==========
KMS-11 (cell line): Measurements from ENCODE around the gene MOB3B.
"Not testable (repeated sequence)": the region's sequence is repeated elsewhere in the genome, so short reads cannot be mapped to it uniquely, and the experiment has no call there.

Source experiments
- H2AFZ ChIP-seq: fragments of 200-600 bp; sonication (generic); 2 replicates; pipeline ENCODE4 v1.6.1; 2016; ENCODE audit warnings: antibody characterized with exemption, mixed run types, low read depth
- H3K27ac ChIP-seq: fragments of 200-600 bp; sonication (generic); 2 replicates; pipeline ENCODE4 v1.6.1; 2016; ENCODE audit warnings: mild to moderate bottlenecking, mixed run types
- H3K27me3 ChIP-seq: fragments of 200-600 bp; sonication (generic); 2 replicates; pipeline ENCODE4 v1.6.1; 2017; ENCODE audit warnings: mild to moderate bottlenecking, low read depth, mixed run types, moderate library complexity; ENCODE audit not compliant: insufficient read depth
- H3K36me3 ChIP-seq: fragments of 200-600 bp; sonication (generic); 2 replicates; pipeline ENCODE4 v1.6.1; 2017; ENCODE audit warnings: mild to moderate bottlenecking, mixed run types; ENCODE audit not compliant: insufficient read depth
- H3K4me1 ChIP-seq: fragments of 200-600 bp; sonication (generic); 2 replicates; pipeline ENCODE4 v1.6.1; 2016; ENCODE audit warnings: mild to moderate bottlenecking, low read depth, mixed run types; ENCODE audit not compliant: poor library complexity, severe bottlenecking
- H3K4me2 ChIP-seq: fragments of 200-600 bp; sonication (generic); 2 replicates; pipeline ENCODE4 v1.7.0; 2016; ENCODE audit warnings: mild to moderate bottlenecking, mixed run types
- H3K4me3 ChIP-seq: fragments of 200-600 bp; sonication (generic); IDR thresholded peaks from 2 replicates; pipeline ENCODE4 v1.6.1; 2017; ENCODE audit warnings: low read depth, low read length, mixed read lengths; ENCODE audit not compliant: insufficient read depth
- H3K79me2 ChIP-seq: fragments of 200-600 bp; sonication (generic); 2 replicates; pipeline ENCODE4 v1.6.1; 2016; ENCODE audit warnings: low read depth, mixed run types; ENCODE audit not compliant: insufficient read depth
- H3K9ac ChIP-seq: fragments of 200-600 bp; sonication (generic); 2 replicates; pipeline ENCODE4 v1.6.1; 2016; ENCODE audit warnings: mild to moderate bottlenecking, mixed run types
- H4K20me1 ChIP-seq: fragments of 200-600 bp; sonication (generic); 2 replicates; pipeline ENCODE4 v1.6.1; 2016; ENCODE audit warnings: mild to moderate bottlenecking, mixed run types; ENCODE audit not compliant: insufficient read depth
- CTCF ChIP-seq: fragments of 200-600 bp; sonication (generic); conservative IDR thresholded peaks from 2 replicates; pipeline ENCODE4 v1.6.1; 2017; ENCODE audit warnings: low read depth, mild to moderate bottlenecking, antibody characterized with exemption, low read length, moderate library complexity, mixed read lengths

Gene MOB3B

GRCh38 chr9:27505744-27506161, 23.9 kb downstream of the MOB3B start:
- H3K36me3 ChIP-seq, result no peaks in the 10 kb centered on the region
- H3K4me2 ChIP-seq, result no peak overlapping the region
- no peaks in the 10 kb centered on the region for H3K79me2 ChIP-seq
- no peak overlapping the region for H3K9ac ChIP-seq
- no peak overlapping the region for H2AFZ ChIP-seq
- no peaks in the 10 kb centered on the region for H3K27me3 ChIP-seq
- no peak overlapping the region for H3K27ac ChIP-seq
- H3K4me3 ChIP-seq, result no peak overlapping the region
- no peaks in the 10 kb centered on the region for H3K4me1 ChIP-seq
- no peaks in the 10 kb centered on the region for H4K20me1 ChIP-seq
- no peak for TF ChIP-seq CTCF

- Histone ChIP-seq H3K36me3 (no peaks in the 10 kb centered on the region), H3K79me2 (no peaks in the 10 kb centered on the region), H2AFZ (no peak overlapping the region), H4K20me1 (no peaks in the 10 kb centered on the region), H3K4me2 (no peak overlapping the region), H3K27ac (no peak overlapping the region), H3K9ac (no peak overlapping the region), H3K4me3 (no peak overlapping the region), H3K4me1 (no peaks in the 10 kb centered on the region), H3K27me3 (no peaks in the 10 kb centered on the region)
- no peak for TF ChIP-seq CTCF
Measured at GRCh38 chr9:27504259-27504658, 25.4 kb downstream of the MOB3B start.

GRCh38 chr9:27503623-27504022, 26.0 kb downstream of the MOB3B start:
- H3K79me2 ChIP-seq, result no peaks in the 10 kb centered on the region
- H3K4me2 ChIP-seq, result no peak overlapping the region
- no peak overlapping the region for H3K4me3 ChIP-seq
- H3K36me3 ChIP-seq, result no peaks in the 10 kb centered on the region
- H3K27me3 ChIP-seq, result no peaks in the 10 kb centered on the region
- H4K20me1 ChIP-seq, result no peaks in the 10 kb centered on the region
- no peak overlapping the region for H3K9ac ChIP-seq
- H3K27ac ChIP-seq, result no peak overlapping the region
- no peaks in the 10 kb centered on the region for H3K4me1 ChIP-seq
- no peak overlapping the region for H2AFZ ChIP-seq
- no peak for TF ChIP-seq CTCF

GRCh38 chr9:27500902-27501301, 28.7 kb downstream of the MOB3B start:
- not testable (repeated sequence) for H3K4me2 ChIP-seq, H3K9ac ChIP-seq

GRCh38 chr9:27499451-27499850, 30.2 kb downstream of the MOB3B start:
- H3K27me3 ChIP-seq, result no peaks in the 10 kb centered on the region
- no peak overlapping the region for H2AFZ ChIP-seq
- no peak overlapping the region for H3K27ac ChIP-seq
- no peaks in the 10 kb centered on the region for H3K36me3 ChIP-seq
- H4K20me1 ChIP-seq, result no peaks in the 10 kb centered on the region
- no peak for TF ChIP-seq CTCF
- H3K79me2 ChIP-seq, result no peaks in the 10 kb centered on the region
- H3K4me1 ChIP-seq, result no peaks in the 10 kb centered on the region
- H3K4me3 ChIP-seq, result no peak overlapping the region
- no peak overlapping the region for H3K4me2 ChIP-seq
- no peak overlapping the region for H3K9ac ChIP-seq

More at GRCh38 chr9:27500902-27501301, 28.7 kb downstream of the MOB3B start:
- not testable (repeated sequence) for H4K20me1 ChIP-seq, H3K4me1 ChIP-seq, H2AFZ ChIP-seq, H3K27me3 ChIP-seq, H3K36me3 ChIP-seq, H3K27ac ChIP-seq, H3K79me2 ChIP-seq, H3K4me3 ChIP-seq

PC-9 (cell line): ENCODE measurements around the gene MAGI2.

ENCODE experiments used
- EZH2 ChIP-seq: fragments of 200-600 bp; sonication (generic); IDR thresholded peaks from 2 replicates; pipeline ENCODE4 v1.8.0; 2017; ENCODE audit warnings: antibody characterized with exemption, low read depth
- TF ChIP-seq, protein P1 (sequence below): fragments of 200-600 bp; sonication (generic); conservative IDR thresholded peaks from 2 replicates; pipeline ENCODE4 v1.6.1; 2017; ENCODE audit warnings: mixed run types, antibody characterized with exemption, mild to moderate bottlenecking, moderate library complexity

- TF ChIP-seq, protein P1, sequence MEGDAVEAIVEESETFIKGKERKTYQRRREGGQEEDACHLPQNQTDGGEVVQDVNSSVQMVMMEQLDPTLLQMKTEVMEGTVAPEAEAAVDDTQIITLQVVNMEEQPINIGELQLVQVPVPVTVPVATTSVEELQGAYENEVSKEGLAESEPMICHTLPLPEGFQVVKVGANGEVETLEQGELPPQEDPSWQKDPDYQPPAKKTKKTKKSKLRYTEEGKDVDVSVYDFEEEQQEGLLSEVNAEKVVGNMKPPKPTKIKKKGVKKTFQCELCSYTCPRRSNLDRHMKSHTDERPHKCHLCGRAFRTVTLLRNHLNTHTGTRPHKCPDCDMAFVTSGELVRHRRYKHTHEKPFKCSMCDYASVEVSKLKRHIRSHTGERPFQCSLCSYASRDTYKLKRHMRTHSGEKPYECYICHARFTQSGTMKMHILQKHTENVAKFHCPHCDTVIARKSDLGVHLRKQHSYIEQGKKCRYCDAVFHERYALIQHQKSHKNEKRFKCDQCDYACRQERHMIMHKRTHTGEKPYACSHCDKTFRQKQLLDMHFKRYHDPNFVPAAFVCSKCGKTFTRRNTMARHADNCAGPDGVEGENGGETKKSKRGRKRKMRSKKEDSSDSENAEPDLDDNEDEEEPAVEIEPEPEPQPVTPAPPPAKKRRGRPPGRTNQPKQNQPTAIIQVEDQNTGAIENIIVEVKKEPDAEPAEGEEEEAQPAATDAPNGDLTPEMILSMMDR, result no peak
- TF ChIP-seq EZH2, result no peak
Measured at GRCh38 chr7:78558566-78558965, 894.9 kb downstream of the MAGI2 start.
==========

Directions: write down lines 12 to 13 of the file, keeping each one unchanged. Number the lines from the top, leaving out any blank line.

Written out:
- H3K9ac ChIP-seq: fragments of 200-600 bp; sonication (generic); 2 replicates; pipeline ENCODE4 v1.6.1; 2016; ENCODE audit warnings: mild to moderate bottlenecking, mixed run types
- H4K20me1 ChIP-seq: fragments of 200-600 bp; sonication (generic); 2 replicates; pipeline ENCODE4 v1.6.1; 2016; ENCODE audit warnings: mild to moderate bottlenecking, mixed run types; ENCODE audit not compliant: insufficient read depth